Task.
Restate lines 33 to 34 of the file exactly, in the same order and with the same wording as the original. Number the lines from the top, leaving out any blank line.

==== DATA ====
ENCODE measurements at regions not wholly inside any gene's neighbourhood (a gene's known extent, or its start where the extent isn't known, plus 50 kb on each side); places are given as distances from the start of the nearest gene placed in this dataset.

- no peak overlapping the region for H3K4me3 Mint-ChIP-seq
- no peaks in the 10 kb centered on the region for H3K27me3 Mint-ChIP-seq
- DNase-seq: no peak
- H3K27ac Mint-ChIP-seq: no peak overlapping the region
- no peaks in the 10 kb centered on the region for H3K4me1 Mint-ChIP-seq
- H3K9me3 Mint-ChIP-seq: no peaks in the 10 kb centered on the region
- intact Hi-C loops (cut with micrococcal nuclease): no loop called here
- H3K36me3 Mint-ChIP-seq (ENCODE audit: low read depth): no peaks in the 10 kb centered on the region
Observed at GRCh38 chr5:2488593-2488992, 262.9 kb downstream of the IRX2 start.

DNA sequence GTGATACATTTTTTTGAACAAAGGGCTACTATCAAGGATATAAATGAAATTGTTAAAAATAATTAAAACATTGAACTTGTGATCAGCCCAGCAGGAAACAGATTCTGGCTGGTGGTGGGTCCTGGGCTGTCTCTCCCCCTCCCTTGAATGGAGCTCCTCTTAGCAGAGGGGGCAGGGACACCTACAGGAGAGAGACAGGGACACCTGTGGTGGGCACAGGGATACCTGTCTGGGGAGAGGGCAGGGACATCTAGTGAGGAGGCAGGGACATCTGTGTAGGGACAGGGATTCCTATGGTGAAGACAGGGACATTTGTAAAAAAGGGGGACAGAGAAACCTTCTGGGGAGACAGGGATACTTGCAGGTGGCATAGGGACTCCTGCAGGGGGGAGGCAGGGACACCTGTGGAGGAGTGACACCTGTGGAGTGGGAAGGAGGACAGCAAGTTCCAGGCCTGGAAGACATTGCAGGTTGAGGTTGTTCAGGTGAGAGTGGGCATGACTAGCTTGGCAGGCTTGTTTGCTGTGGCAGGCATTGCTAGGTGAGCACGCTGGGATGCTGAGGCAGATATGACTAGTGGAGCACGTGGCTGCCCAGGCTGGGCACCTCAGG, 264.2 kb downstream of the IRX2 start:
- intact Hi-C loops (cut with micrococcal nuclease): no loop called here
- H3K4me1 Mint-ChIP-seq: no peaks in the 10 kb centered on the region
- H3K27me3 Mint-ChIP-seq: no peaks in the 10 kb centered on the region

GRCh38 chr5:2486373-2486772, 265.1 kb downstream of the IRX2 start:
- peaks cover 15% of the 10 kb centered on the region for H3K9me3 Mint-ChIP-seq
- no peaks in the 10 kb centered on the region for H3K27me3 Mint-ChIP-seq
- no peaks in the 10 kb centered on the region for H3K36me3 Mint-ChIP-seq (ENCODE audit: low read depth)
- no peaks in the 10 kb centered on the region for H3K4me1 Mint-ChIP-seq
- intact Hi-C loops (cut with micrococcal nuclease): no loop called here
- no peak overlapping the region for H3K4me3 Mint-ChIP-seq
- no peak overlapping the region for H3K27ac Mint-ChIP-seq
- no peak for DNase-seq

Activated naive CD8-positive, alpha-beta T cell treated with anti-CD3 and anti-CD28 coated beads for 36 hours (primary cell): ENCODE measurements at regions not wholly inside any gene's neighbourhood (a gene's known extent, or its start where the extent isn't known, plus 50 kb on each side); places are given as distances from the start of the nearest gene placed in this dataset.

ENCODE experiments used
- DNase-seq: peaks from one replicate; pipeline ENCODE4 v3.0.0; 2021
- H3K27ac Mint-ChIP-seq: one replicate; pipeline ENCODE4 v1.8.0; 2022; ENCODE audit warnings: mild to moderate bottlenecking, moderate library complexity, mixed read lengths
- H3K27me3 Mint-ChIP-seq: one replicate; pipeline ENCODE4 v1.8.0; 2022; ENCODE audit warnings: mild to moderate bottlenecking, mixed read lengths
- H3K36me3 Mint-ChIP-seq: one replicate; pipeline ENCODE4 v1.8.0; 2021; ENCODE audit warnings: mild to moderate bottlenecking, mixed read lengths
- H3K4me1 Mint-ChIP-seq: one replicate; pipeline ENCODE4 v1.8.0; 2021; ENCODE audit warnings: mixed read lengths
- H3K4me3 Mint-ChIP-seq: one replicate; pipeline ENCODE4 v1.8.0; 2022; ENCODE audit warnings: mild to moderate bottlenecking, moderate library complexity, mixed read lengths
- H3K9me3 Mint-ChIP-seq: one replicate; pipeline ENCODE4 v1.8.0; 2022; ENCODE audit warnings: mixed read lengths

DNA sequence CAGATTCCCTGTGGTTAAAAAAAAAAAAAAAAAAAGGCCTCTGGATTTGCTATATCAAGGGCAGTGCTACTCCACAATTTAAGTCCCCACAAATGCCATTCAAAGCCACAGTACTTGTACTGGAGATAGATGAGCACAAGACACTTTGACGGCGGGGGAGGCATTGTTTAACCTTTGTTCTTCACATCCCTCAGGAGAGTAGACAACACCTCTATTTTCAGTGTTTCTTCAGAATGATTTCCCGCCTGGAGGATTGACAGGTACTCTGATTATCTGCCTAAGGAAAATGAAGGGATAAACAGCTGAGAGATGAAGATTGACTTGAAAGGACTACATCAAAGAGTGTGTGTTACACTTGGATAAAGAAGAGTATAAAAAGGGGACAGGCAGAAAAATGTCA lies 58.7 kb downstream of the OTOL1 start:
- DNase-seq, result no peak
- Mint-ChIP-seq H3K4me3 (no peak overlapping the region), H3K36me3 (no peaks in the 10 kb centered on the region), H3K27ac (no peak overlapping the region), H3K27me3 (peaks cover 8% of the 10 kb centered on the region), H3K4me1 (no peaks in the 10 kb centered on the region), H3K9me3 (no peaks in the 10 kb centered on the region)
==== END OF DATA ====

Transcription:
DNA sequence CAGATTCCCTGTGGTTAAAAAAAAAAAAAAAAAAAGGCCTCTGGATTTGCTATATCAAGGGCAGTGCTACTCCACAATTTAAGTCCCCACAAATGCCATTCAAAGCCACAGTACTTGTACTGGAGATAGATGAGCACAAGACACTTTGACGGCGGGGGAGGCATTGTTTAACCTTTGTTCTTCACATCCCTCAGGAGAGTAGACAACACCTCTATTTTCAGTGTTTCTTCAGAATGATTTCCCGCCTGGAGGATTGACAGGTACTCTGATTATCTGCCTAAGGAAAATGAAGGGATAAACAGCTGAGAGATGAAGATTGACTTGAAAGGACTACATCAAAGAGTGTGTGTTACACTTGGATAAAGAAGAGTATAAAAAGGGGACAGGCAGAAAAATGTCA lies 58.7 kb downstream of the OTOL1 start:
- DNase-seq, result no peak